September 4, 1888
On this day in 1888, George Eastman received his patent for the roll-film camera and registered his trademark "Kodak" - a name he coined with no particular meaning. Glass plates and other methods with lots of equipment were required prior to this and it certainly wasn't something the average American could manage. The camera he launched in 1888 sold for $25 and was pre-loaded with enough film for 100 exposures - the slogan was "You press the button, we do the rest". I believe Kodak is most definitely a main influence on photography being so accessible to almost anyone.
However, times change and roll film is being overtaken by digital photography. A recent article in the Wall Street Journal describes Kodak's plan to be financially viable which includes selling their camera-film business which made it a blue chip company. Check out the timeline included in their article History of Kodak.
Just for fun, of course I'm including mid-century summertime Kodak ads in my short tribute to a company that has spanned three centuries. . .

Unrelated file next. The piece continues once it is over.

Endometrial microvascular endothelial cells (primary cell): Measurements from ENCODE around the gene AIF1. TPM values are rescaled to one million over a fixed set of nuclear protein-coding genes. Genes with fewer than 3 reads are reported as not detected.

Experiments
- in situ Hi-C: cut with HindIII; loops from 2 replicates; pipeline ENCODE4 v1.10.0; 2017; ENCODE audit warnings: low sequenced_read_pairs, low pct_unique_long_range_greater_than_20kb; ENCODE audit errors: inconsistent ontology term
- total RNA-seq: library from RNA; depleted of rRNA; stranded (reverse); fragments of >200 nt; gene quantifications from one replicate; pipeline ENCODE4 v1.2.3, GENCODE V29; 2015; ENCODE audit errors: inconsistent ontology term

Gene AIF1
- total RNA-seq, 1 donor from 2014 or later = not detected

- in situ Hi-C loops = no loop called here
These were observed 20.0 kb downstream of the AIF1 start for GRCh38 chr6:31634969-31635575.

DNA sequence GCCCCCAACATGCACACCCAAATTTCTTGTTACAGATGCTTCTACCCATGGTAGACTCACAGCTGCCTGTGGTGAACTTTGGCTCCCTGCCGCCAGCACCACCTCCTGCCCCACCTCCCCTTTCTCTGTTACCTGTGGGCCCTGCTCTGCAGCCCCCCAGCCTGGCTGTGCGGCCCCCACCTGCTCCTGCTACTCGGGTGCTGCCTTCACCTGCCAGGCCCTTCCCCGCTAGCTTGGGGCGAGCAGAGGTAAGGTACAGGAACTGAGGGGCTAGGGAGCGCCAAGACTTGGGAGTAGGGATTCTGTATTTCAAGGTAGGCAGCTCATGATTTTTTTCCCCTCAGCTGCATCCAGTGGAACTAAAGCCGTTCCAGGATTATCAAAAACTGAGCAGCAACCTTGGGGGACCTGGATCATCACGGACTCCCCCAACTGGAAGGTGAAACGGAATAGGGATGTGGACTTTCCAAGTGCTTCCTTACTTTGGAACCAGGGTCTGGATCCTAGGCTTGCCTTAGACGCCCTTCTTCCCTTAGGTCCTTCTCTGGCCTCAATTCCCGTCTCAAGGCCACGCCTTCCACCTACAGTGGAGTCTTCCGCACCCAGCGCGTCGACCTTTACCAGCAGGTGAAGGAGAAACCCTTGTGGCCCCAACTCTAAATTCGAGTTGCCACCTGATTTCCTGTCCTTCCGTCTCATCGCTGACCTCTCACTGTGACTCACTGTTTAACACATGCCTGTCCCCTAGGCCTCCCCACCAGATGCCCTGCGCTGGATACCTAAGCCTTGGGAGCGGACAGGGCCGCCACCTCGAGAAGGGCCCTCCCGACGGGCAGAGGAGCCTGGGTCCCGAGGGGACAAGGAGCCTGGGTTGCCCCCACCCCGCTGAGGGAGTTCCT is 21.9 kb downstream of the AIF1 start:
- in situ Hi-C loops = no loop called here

Brownie Movie Camera $37.50 (lower right corner notes "- a trade mark since 1888")
June 27, 1955 Life Magazine
August 15, 1955 Life Magazine
Price of the Brownie movie camera cut to $29.95!
June 18, 1956 Life Magazine
July 22, 1957 Life Magazine
Three Way Magic of Color Slide Photography (Hand viewer, projector, prints) for 135.
June 13, 1955 Life Magazine
It appears 35mm cameras did not have Kodacolor negative film available in 1955 - the six popular sizes were 116, 120, 127, 616, 620, and 828. Available in "Daylight Type" or indoors with flash "Type A"
June 20, 1955 Life Magazine
July 11, 1955 Life Magazine
September 5, 1955 Life Magazine
Biggest 35mm news since color slides! 35mm color print film!
June 30, 1958 Life Magazine
And Indoor-Outdoor Kodacolor film in 1956
July 2, 1956 Life Magazine
August 5, 1957 Life Magazine
May 26, 1958 Life Magazine
June 16, 1958 Life Magazine
I hope you remembered your camera to preserve your 2012 summer memories.